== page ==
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The Art of Relationships

with Leslie Becker-Phelps, PhD

There is an art to maintaining the intimate relationships in our lives. Read on to explore our experts' perspectives, and learn new techniques to improve your own relationship skills.


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Wednesday, July 31, 2013

3 Questions to Get Your Relationship Back on Track

By Leslie Becker-Phelps, PhD

holding hands

All long-term relationships go through difficult times. Whether you no longer feel any passion or all the passion you feel seems to be anger, you might lose perspective on why you are even trying to work things out. You might be on the verge of giving up.

Before you walk (or run) away, try balancing these struggles with thoughts about the positives in your relationship. To do this, consider the following three questions. They can help you to develop a more positive attitude about your present, past, and future together.

What makes you want to stay together?

While you could have called it quits by now, you haven’t; and you aren’t sure that you really want to (if you did, you wouldn’t be reading this).  So, why is that? What makes you want to stay together? Think long and hard about this.  Your answer might be that you love each other; or that you have so much invested in your relationship that you want to give it every realistic chance. Whatever your reasons, talk about them together. Let them seep into your very being and inspire you to re-connect.

How have you managed to stay together?

If you are upset with your partner, you might be inclined to answer this by pointing to destructive ways of coping, such as leading separate lives or avoiding all conflict. However, you have no doubt also used some positive ways of coping. So, ask yourself what you do (or have done in the past) to keep enjoyment, appreciation, and a desire for your continued relationship alive. For instance, you might actively respect each other’s thoughts and feelings, or one of you might walk away when things get heated – only to return to a calmer discussion later. You might also see your partner really trying to please you, which can help you stay invested in working things out during particularly frustrating times.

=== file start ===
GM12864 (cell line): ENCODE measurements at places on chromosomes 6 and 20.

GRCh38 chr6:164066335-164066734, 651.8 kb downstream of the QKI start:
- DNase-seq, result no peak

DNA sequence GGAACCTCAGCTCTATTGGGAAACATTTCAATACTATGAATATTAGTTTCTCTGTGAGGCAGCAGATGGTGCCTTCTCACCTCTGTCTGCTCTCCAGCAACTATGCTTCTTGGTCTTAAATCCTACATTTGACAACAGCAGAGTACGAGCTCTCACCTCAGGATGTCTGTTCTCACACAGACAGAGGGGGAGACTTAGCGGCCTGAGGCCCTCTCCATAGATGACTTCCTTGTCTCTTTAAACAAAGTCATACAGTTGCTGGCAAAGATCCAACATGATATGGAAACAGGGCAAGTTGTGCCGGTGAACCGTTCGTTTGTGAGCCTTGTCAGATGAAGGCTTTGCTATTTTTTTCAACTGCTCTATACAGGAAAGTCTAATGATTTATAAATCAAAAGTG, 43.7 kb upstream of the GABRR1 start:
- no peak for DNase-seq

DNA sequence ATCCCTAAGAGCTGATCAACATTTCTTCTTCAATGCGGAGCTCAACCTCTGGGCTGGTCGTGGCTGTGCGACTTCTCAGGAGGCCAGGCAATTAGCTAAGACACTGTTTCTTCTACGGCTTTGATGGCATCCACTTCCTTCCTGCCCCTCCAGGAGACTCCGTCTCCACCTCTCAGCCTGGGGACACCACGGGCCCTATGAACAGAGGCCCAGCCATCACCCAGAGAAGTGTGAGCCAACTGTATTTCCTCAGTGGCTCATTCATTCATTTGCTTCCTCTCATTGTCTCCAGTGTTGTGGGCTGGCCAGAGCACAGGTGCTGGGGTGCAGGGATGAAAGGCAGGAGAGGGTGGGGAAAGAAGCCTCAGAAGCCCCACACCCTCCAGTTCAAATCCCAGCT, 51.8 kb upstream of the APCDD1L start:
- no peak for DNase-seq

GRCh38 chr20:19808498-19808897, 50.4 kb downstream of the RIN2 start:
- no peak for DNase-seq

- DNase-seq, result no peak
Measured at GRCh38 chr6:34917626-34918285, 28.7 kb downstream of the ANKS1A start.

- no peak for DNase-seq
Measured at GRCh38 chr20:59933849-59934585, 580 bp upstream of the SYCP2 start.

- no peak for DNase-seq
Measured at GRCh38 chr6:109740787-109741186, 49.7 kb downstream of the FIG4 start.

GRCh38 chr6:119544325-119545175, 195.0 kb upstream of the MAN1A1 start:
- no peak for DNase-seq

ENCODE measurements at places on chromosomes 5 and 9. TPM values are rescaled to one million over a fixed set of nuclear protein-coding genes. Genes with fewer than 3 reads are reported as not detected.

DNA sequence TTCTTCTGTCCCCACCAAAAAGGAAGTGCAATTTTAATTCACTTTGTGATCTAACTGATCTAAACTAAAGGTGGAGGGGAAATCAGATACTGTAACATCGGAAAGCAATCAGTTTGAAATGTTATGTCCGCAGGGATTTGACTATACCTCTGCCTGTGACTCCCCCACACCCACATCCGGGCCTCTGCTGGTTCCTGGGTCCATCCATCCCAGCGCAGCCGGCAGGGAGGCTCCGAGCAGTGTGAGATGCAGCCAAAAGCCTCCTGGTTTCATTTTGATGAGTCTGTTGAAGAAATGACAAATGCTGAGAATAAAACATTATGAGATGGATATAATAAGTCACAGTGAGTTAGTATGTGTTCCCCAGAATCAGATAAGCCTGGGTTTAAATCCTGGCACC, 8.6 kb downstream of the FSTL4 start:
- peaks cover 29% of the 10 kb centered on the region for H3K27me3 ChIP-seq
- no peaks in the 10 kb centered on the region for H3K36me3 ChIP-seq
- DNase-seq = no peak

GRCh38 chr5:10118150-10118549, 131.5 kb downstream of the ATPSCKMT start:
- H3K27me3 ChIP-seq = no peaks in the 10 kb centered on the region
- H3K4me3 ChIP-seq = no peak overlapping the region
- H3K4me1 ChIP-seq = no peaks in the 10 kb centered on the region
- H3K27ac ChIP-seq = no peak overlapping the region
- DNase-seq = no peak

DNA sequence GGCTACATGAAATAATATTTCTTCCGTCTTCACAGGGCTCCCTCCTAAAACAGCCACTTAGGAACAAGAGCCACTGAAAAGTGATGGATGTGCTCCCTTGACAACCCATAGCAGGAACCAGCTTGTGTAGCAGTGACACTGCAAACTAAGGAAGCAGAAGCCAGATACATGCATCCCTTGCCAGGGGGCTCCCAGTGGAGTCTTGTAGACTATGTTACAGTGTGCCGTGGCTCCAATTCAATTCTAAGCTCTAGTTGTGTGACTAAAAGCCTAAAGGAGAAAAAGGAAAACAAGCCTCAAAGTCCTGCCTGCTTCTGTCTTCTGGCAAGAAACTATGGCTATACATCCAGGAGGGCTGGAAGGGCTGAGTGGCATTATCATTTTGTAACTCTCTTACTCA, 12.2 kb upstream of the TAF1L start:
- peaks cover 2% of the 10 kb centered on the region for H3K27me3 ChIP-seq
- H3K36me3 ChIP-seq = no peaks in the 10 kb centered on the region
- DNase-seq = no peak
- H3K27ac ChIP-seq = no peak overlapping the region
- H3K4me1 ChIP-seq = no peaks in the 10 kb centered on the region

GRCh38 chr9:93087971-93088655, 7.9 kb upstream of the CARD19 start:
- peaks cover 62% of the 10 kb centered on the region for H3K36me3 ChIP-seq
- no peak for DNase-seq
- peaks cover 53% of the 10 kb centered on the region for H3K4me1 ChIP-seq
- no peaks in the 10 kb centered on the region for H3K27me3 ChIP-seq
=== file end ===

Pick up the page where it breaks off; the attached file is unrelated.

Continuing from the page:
What makes you think you can find a way to continue being together?

Given that you haven’t ended your relationship yet, you must have some hope for a happier future. Where do you find this hope? What do you see that makes you think that things could possibly get better? For instance, you might believe that your partner truly loves you and wants to find a way to make it work. You might also see that he or she is making earnest attempts to change.

If you have even a small reserve of positive feelings and realistic hopes for a better future together, these questions can help you highlight them. They can help increase your motivation to re-engage positively with your partner. Then, of course, it is up to you to act on that motivation and create the relationship that you want.


The Art of Relationships blog posts are for general educational purposes only. They may or may not be relevant for your particular situation; and they should not be relied upon as a substitute for individual professional advice, diagnosis, or treatment. If you need help for an emotional or behavioral problem, please seek the assistance of a psychologist or other qualified mental health professional.

Posted by: Leslie Becker-Phelps, PhD at 10:22 am


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